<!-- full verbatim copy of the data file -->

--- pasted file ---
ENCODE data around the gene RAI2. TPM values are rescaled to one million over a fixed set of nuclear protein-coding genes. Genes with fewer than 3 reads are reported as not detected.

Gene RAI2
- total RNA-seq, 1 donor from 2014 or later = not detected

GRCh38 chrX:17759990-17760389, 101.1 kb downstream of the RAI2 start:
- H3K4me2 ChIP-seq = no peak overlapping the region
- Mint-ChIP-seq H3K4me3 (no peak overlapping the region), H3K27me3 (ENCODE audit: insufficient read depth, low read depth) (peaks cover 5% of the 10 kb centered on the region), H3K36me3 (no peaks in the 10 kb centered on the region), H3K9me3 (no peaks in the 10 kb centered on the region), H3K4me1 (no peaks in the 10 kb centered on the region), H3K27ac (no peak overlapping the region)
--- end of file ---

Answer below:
ENCODE data around the gene RAI2. TPM values are rescaled to one million over a fixed set of nuclear protein-coding genes. Genes with fewer than 3 reads are reported as not detected.

Gene RAI2
- total RNA-seq, 1 donor from 2014 or later = not detected

GRCh38 chrX:17759990-17760389, 101.1 kb downstream of the RAI2 start:
- H3K4me2 ChIP-seq = no peak overlapping the region
- Mint-ChIP-seq H3K4me3 (no peak overlapping the region), H3K27me3 (ENCODE audit: insufficient read depth, low read depth) (peaks cover 5% of the 10 kb centered on the region), H3K36me3 (no peaks in the 10 kb centered on the region), H3K9me3 (no peaks in the 10 kb centered on the region), H3K4me1 (no peaks in the 10 kb centered on the region), H3K27ac (no peak overlapping the region)